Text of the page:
Now, it is common ground before us that the aforesaid ratio was not deviated from within this jurisdiction (nor any judgment of any other High Court to the contrary could be pointed out) for well-nigh half a century. Indeed, far from there being any dissent, the Full Bench in 1978 BBCJ 400 : (AIR 1978 Pat 298) (Kuli Singh v. State of Bihar) reiterated the same unreservedly. Therein my learned Brother, Uday Singha, J., who prepared the leading judgment observed as under : --
"It is well known that the three jurisdictions mentioned in Sub-section (1) of Section 190 are overlapping and are not mutually exclusive as observed by Courtney-Terrell, C. J., in Bharat Kishore Lal Singh Deo v. Judhistir Modak (AIR 1929 Pat 473)."
Yet again, Chief Justice K. E. N. Singh in his concurring judgment held as under : --
"I agree with my learned Brother Uday Sinha, J. I would like, however, to add some observations of my own. The three circumstances, under which cognizance can be taken under Sub-sections (1) (a), (b) and (c) of Section 190 of the Code of Criminal Procedure, are alternatives and not mutually exclusive."
It is thus maniest that principle and ratio of Bharat Kishore Lal Singh Deo v. Judhistir Modak (supra) has now held unstinted sway within this jurisdiction for nearly sixty years without a hint of dissent and even on the hallowed principle of stare decisis the same cannot be deviated from.
7. Perhaps faced with the uphill task of challenging a view of such long standing and otherwise what appears to me as impeccable reason, the learned counsel forthe petitioner fairly conceded that he could lay no serious challenge or criticism to the ratio decidendi in Bharat Kishore Lal Singh Deo's case (AIR 1929 Pat 473 (FB) ) and reiterated in 1978 BBCJ 400 : (AIR 1978 Pat 298 (FB) ) (Kuli Singh v. State of Bihar). However, in an issue of significance raised and carried to the larger Bench, I would wish to make it clear that I am not adjudicating thereon merely ex concess but because of unreserved agreement with the earlier view in the aforementioned Full Benches, I am reiterating it equally on logical principle.
8. Inevitably one must turn to relevant part of the provisions of Section 190 which is in the terms following : --
"Cognizance of offences by Magistrates : --
(1) Except as hereinafter provided any Presidency Magistrate, District Magistrate or Sub-divisional Magistrate, and any other Magistrate specially empowered in this behalf, may take cognizance of any offence-
(a) upon receiving a complaint of facts which constitute such offence;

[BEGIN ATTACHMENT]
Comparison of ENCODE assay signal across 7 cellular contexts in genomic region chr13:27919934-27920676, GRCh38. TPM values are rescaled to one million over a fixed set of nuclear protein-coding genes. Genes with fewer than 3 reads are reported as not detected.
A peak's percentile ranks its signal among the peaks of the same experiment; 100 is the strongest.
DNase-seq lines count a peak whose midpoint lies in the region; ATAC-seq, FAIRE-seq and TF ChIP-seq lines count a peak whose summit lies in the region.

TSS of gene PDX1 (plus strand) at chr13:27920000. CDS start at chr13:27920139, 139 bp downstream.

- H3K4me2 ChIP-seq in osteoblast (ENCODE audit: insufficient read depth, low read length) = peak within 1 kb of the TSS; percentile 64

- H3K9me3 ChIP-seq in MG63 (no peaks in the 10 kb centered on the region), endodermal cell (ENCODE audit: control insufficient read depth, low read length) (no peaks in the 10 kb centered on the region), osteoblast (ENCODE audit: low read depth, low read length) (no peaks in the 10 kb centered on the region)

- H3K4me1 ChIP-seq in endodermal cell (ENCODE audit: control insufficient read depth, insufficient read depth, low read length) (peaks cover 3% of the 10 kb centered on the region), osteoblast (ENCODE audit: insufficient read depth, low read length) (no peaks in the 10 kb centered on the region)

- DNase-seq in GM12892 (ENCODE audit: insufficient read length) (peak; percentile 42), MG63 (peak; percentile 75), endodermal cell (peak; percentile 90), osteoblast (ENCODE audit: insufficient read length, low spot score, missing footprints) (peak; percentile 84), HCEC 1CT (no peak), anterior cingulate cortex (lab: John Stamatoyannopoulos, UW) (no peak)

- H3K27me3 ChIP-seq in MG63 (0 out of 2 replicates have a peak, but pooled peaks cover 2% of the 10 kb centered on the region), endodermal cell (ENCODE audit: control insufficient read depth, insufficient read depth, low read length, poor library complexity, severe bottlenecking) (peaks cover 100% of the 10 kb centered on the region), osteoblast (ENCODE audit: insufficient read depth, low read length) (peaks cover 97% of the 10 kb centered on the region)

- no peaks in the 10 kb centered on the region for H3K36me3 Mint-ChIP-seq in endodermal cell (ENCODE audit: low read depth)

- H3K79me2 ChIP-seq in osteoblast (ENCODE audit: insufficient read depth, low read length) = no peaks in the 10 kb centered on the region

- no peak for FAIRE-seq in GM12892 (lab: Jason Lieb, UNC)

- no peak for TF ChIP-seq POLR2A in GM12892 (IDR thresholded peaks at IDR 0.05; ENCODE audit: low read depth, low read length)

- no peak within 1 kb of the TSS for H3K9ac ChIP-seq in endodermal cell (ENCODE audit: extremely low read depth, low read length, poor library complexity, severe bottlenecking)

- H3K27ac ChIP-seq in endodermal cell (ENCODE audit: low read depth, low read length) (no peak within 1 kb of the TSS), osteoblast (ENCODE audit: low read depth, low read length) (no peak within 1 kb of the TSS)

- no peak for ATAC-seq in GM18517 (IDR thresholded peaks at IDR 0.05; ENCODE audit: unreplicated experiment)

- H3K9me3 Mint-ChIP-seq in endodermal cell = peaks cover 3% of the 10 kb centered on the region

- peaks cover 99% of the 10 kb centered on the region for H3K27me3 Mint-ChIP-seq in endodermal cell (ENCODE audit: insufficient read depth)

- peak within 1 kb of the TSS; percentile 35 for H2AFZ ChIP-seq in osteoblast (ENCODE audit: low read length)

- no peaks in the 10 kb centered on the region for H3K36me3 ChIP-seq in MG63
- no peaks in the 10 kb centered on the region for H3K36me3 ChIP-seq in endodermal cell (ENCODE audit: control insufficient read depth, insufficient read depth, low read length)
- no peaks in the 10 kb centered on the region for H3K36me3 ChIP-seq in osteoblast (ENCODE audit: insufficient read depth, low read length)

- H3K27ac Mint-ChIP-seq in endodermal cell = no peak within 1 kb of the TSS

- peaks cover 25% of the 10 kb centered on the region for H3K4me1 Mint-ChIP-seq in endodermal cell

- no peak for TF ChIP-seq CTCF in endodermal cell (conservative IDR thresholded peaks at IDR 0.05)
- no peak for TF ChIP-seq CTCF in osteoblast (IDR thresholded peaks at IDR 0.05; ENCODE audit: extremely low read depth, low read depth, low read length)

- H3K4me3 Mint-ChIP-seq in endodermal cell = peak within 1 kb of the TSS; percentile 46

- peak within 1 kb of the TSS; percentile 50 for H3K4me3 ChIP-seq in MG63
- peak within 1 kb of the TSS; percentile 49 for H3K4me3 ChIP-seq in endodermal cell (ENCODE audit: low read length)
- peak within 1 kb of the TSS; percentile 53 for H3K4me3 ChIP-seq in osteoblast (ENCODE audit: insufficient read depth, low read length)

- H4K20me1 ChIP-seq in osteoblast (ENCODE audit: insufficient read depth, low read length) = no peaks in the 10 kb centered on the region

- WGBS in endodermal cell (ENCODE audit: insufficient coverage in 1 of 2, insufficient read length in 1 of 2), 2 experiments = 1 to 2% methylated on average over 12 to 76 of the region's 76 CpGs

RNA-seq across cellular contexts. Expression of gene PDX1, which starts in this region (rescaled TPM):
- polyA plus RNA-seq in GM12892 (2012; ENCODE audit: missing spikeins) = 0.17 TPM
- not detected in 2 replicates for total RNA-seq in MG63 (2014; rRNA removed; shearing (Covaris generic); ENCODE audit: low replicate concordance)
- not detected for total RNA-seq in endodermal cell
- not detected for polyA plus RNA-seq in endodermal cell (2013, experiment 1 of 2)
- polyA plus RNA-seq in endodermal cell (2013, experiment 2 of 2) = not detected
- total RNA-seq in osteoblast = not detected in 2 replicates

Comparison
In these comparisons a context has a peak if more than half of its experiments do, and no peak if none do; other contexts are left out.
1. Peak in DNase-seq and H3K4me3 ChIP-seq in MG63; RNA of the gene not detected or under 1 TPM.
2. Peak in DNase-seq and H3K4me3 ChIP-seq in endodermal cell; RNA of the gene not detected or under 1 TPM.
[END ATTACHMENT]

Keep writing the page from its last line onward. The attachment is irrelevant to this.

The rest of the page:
(b) upon a report in writing of such facts made by any police officers;
(c) upon information received from any person other than police officer, or upon his own knowledge that such offence has been committed."
It is common ground that the provision, aforesaid has stood unaltered for nearly a century since the enactment of the old Code in 1898 barring a minor and insignificant change by deleting the words "or suspicion" from Clause (c) thereof. It was common ground before us that the minor exclusion does not in any way affect the construction of the issue now before us.
9. Ere one adverts to a closer analysis of Section 190 what appears equally important is the issue of a correct approach to such a construction. As is manifest from the heading, chapter XIV pertains to the conditions requisite for the initiation of criminal proceedings and Section 190 relates to the cognizance of offences by Magistrate. The larger approach to the section is now so well settled by the authoritative and celebrated judgment (which also arose from this court) in AIR 1967 SC 1167 (Raghubans Dubey v. State of Bihar) that it would be wasteful to elaborate thereon. Therein Sikri, J., speaking for the Court observed as under in the context of Section 190 :--
"In our opinion, once cognizance has been taken by the Magistrate, he takes cognizance of an offence and not the offenders; once he takes cognizance of an offence, it is his duty to find out who the offenders really are and once he comes to the conclusion that apart from the person sent up by the police a some other persons are involved, it is his duty to proceed against those persons."
The aforesaid view has been unreservedly followed thereafter and it is thus somewhat plain that Section 190 is not merely the conferment of power but is equally a power coupled with duty to see that the offenders of crimes are brought to book. Relying on the above, the Full Bench in Kuli Singh v. State of Bihar (AIR 1978 Pat 298) (supra) highlighted another basic facet of criminal jurisprudence in the following terms :--